Sunday, July 10, 2016

How Playing Sports Benefits the Brain and Body

How Playing Sports Benefits Your Body and Your Brain is the title of a recently released TED-Ed lesson. The video in the lesson teaches viewers about the psychology benefits of teamwork and overcoming defeat. Students watching the video can also learn how playing sports can help a person avoid or overcome feelings of depression. The complete lesson can be found here.


My one complaint about this lesson is that it does put a heavy emphasis on team sports. I wish that it would have included more references to participating in individual sports that can be pursued without the need to find a team.

How to Create a KWL Chart in Padlet

One of my favorite ways to use Padlet is to have students collaboratively create multimedia KWL (Know, Want, Learn) charts. To provide students with guidance on where to place their notes, I use a custom background on Padlet. The background is a just a screenshot of a three column page that I make in Google Documents (any other document program will work just as well) that is uploaded to Padlet. Eighteen months ago I published a video about how to do this, but since Padlet changed their user interface last month I have made a new video on how to create KWL charts in Padlet. The new video is embedded below.

How to Create Multimedia Timelines

Late last week I wrote a blog post about The History Project which is a site for collaboratively creating multimedia timelines. The History Project includes an audio recording tool that you can use to talk about events in the timelines that you create. I received a couple of questions about that recording feature so I made a video that demonstrates how it works. Watch my video embedded below to learn how to create multimedia timelines on The History Project.

Saturday, July 9, 2016

The Week in Review - A Little Break

Good evening from Maine where I'm getting ready for the Practical Ed Tech BYOD Camp that starts on Monday morning. Earlier this week, for the first time in years, I went consecutive days without publishing a blog post. I did that because I needed a little brain break after weeks of being on the road including a week at ISTE 2016 where I was bombarded with product pitches. During that little break I went bass fishing with a friend I hadn't seen in almost a year and I took some time for a long bike ride. We all need an unscheduled break sometimes. Now I feel ready to get back to cranking out helpful information to share on FreeTech4Teachers.com.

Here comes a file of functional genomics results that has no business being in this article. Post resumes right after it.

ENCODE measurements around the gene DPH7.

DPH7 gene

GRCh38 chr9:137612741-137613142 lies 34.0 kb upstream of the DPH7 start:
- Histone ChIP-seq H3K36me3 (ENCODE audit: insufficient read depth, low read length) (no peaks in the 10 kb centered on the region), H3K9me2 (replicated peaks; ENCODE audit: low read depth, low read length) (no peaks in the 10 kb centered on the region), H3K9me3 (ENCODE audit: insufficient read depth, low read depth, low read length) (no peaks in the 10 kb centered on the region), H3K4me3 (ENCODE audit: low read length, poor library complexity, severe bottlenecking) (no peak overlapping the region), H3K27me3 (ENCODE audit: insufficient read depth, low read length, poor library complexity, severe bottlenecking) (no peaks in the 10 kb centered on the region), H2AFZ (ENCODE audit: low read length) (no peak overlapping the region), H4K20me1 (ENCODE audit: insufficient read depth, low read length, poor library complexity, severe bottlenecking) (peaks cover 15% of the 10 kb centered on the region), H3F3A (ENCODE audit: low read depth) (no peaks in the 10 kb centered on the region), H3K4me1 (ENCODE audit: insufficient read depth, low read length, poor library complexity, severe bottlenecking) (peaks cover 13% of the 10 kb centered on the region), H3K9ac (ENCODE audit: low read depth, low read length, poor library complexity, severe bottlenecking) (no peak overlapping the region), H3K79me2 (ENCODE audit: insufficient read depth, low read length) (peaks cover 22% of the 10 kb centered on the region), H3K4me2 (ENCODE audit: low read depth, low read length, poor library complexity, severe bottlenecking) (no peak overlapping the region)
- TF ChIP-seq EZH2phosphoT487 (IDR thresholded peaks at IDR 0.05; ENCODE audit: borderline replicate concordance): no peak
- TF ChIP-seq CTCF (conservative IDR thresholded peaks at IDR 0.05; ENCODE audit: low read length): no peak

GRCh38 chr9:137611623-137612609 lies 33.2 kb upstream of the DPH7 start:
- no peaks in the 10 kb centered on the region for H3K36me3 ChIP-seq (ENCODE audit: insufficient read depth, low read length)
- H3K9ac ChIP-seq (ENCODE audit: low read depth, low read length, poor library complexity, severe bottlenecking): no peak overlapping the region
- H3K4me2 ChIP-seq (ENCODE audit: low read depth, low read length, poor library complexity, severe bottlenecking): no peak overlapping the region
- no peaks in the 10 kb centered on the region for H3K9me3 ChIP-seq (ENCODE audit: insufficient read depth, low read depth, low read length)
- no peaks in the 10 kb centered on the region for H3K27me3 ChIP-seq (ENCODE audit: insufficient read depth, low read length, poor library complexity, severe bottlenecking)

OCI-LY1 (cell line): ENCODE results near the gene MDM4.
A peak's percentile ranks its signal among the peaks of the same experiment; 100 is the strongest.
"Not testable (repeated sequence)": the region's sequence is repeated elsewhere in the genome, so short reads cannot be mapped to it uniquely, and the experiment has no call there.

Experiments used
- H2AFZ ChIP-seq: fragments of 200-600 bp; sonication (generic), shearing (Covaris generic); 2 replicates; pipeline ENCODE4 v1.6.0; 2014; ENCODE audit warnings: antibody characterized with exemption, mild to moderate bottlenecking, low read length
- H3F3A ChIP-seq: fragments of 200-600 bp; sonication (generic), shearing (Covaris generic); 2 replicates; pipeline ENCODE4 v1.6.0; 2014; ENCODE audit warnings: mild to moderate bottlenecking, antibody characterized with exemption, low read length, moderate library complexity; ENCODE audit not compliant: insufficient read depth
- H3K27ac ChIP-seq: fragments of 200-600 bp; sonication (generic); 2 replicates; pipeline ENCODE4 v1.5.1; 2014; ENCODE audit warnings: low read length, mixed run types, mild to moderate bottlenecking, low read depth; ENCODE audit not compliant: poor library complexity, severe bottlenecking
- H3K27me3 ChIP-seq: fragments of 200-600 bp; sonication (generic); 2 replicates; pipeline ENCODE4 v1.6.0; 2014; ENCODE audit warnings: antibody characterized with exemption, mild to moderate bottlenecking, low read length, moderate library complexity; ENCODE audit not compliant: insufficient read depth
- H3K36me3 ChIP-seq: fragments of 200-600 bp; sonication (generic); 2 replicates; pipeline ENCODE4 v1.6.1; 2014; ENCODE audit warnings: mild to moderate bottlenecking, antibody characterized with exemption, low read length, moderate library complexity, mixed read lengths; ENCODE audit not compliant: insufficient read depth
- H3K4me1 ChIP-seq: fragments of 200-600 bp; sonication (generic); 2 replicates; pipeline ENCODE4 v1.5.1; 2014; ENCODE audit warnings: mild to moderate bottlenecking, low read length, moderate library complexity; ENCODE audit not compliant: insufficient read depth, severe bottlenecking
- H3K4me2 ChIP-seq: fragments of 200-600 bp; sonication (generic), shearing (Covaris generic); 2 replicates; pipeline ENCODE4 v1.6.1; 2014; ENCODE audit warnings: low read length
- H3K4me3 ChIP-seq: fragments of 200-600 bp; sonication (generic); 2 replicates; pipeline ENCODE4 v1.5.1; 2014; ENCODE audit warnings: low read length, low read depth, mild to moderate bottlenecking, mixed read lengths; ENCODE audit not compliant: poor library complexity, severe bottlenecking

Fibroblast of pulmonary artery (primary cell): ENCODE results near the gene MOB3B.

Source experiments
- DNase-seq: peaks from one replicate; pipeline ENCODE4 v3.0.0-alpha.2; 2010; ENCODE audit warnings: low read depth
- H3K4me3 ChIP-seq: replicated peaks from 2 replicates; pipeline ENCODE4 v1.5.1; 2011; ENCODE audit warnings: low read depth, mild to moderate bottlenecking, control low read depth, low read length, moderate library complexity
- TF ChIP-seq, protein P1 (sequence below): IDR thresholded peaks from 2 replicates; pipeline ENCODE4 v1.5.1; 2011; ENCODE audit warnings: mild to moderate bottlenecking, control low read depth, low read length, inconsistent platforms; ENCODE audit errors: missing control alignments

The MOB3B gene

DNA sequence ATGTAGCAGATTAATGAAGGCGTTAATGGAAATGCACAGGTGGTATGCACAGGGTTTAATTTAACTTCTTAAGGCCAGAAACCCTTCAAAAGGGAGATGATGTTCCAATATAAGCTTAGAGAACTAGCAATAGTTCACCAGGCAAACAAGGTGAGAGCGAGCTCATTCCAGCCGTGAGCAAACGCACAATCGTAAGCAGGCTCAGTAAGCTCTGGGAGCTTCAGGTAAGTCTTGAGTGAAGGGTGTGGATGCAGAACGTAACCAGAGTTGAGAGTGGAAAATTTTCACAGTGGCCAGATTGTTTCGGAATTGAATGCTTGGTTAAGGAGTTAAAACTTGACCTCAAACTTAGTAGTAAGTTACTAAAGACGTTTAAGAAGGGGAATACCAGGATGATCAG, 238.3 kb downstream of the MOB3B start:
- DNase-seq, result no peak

Here are this week's most popular posts:
1. How to Enable Automatic Grading in Google Forms
2. How to Create Online Collaborative Whiteboards
3. CK-12 Concept Maps Show Kids Connections Between Math and Science
4. Google Forms Can Now Automatically Grade Quizzes Without an Add-on
5. How Fireworks Work
6. Flubaroo Compared to the New Google Forms Auto-grading Feature
7. The History Project - Like Storycorps With Timelines

Bring Me To Your School or Conference
Click here to learn about my professional development services. 
Take a look at the online workshops I'm hosting throughout the spring and summer.

Please visit the official advertisers that help keep this blog going.
Practical Ed Tech is the brand through which I offer PD webinars.
BoomWriter provides a fantastic tool for creating writing lessons. 
Storyboard That is my go-to tool for creating storyboards and cartoon stories.
Discovery Education & Wilkes University offer online courses for earning Master's degrees in Instructional Media.
PrepFactory offers a great place for students to prepare for SAT and ACT tests.
FrontRow offers adaptive online ELA and Math practice activities.  
Teach n Go is a comprehensive platform for teaching online courses.
The University of Maryland Baltimore County offers graduate programs for teachers.
Boise State University offers a 100% online program in educational technology.
EdTechTeacher is hosting host workshops in six cities in the U.S. in the summer.
Buncee offers a great tool for creating visual stories.

Collect, Customize, and Share Resources from Smithsonian Learning Labs

Late last year I wrote a post about The Smithsonian Learning Lab which is a fantastic tool for organizing the thousands of digital resources available through the various Smithsonian museums. The Smithsonian Learning Lab allows teachers to create and search for documents, images, videos, interactive animations, and lesson plans. In June the Smithsonian put forth a revamped version of the Learning Lab. The latest version still allows you to create and search for resources. It also lets you create collections to share with others as well as create assignments to give to your students. The video playlist embedded below teaches you how to collect, customize, and share collections of resources in the Smithsonian Learning Lab.

Applications for Education
The Smithsonian Learning Lab's collections feature on its own is great, but the collections are better when you can share them with others. In the Smithsonian Learning Lab you can create a classroom. Students join your classroom by entering the password that you choose for your classroom. Once students have joined your classroom you can share resources with them. You can also distribute assignments to students through your Smithsonian Learning Lab classroom.